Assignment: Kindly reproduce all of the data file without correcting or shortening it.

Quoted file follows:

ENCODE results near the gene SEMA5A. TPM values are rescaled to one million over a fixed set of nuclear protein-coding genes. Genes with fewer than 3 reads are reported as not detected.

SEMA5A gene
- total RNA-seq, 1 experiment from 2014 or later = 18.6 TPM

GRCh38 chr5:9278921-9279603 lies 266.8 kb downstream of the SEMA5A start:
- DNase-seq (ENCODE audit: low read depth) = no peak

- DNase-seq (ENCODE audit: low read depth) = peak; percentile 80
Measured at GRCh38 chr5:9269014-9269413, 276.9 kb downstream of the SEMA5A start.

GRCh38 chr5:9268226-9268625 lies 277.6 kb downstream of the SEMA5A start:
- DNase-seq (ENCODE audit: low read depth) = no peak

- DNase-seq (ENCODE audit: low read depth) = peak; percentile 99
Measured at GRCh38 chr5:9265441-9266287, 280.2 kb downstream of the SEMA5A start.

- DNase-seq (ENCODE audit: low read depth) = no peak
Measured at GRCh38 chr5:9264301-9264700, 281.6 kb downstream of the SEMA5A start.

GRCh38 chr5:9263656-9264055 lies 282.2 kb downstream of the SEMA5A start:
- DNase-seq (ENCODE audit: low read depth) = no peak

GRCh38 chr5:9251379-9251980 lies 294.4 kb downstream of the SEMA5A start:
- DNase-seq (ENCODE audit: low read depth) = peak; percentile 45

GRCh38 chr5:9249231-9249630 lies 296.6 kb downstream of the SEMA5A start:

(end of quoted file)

ENCODE results near the gene SEMA5A. TPM values are rescaled to one million over a fixed set of nuclear protein-coding genes. Genes with fewer than 3 reads are reported as not detected.

SEMA5A gene
- total RNA-seq, 1 experiment from 2014 or later = 18.6 TPM

GRCh38 chr5:9278921-9279603 lies 266.8 kb downstream of the SEMA5A start:
- DNase-seq (ENCODE audit: low read depth) = no peak

- DNase-seq (ENCODE audit: low read depth) = peak; percentile 80
Measured at GRCh38 chr5:9269014-9269413, 276.9 kb downstream of the SEMA5A start.

GRCh38 chr5:9268226-9268625 lies 277.6 kb downstream of the SEMA5A start:
- DNase-seq (ENCODE audit: low read depth) = no peak

- DNase-seq (ENCODE audit: low read depth) = peak; percentile 99
Measured at GRCh38 chr5:9265441-9266287, 280.2 kb downstream of the SEMA5A start.

- DNase-seq (ENCODE audit: low read depth) = no peak
Measured at GRCh38 chr5:9264301-9264700, 281.6 kb downstream of the SEMA5A start.

GRCh38 chr5:9263656-9264055 lies 282.2 kb downstream of the SEMA5A start:
- DNase-seq (ENCODE audit: low read depth) = no peak

GRCh38 chr5:9251379-9251980 lies 294.4 kb downstream of the SEMA5A start:
- DNase-seq (ENCODE audit: low read depth) = peak; percentile 45

GRCh38 chr5:9249231-9249630 lies 296.6 kb downstream of the SEMA5A start: